We Need More Immigrants -- And Less Lying About Immigration
On Christmas eve in Washington, D.C., the temperature plunged to 15 degrees Fahrenheit, the coldest on record. In our neighborhood, people were admonishing their neighbors for leaving dogs outside too long. "It's friggin' 15 degrees!"
And yet, the governor of Texas nonetheless decided to dump another 130 men, women and children — some wearing just T-shirts — on the doorstep of Vice President Kamala Harris' official residence. Three buses arrived between 8 and 10 p.m., and, thanks to the work of volunteers, the dazed and confused migrants were offered blankets and conveyed to local churches. Several restaurants donated food. So the immigrants were OK. But without that intervention, we must assume that the bus drivers were under instructions to leave them there, in a residential neighborhood, on a frigid night, wearing only light clothing, not speaking the language and having no idea where they were.
This brings to 8,700 the number of immigrants Gov. Greg Abbott has shipped to the District this year. Another 6,520 have been bused to New York, Chicago and Philadelphia.
When, in a similar attention-seeking stunt, Florida Gov. Ron DeSantis flew a planeload of asylum seekers to Martha's Vineyard, it was at least in September. The two Republican governors are in a heartlessness duel. Perhaps the next step will be to shoot would-be migrants in the legs as Trump demanded in 2019.
Yes, this country is being swamped by would-be immigrants, and a mature polity would address the problem with sensible reforms. But that's not what the governors of Florida and Texas are demanding. They and their right-wing media claque are saying that immigrants are clamoring for admission to the United States only because President Joe Biden has an "open borders" policy.
They repeat this mantra even though it contradicts another of their favorite talking points, namely that the border patrol has experienced record numbers of encounters with would-be crossers. Customs and Border Protection reports that agents had 2.2 million encounters with illegal border crossers in fiscal year 2022 — a new record. (Many are repeat crossers.) If the border were truly open, the border patrol would not be apprehending anyone, right? They'd be standing aside and waving them on in.
In fact, the constant GOP refrain about the border being "open" may actually be aggravating the problem by disseminating the impression around the globe that it's worth making the attempt to get into the United States.
Here is the complicated reality. It is not Biden's fault that so many people want to come to the United States. There was a big jump in border encounters under the Trump administration as well (from 310,531 in fiscal year 2017 to 859,501 in fiscal year 2019 — the numbers plunged temporarily during the COVID-19 pandemic). People want to come here because 1) so many nations around the globe are hellish and a number of those are within walking distance; 2) this is a place where people with a good work ethic can get ahead and enjoy the blessings of liberty; 3) our immigration laws and rules are confusing.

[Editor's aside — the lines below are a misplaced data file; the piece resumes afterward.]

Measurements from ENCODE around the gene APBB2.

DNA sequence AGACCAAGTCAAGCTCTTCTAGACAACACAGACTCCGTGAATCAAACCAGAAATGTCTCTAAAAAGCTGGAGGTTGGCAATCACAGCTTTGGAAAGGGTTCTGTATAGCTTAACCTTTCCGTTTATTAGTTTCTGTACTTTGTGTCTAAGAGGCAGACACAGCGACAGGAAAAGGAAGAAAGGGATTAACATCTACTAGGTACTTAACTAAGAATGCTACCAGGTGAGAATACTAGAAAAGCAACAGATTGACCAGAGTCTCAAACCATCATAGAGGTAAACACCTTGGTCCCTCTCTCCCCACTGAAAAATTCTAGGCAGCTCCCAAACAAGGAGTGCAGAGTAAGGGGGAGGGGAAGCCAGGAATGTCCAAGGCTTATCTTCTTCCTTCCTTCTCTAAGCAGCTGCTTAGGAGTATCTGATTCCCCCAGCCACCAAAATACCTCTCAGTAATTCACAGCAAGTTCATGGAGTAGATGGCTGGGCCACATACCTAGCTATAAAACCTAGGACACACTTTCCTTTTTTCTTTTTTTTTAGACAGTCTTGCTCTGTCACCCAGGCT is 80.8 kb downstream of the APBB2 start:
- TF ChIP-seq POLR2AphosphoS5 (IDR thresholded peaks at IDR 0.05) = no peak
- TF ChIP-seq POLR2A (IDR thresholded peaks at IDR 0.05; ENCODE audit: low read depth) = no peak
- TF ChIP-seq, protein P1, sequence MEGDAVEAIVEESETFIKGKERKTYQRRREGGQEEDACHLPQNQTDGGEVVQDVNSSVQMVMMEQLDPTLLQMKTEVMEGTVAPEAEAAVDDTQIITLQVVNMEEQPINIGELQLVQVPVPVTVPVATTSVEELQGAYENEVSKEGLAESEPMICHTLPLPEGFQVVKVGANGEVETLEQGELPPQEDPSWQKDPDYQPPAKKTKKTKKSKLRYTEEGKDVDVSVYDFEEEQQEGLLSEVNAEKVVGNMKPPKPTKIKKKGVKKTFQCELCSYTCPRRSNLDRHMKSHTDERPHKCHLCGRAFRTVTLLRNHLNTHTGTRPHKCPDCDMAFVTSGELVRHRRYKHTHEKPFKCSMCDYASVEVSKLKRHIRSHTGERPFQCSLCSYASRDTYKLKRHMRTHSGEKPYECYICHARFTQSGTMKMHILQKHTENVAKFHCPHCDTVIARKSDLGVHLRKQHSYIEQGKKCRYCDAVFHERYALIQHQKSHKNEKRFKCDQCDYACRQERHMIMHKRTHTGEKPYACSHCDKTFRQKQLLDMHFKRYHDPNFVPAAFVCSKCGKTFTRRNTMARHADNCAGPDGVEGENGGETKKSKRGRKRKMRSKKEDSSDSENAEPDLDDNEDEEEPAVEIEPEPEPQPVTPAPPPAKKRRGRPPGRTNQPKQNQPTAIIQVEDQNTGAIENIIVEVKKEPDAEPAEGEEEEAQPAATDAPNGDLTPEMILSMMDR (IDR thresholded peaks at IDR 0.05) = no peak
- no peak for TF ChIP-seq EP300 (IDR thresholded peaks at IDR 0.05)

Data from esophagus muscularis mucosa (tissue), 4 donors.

A 1980 law permits migrants to ask for asylum. Unfortunately, it requires asylum seekers to be physically present in the country — thus the crush at the border. Also, word is out around the world that you can claim fear of persecution and at least get a hearing (though 75 percent of claims are rejected, which may be less well understood). So many have attempted to take advantage of this avenue that the backlog of cases now stands at 1.29 million. Perhaps one way to handle the hordes of people hoping to gain admittance is to clarify the asylum criteria. Another possible reform is to permit people to make an asylum claim at the U.S. embassy in their countries.
Here's another solution to the immigration problem — welcome more legal immigrants!
More immigration is in our national interest. Even aside from the injection of vitality that immigrants always provide, we are suffering from a serious labor shortage. The wait for green cards, even for those who've been fully vetted, can be insanely long because our needlessly complicated law imposes caps by country of origin. Immigrants from India and China, for example, can wait their entire working lives.
We are starved for workers. Americans are paying more for food, housing, and other commodities and services due to the severe labor shortage. We have backlogs of already-vetted immigrants, asylum-seekers with credible claims, and refugees who would gratefully (dare I say tearfully) accept jobs and lives in this country if we could only get out of our own way.
But our politics is poisoned by the demagogues who speak of immigrants as "invaders" and warn of catastrophe if we don't close our border. In contrast to the finest traditions of this country, which at its best has been a haven for the persecuted and a friend to the oppressed, they are treating immigrants as enemies. No — worse. Enemies would be entitled to the protections of the Geneva conventions, which would prohibit what Greg Abbott did on Christmas Eve.
Mona Charen is policy editor of The Bulwark and host of the "Beg to Differ" podcast. Her most recent book is Sex Matters: How Modern Feminism Lost Touch with Science, Love, and Common Sense. To read features by other Creators Syndicate writers and cartoonists, visit the Creators Syndicate webpage at www.creators.com.
Reprinted with permission from Creators.
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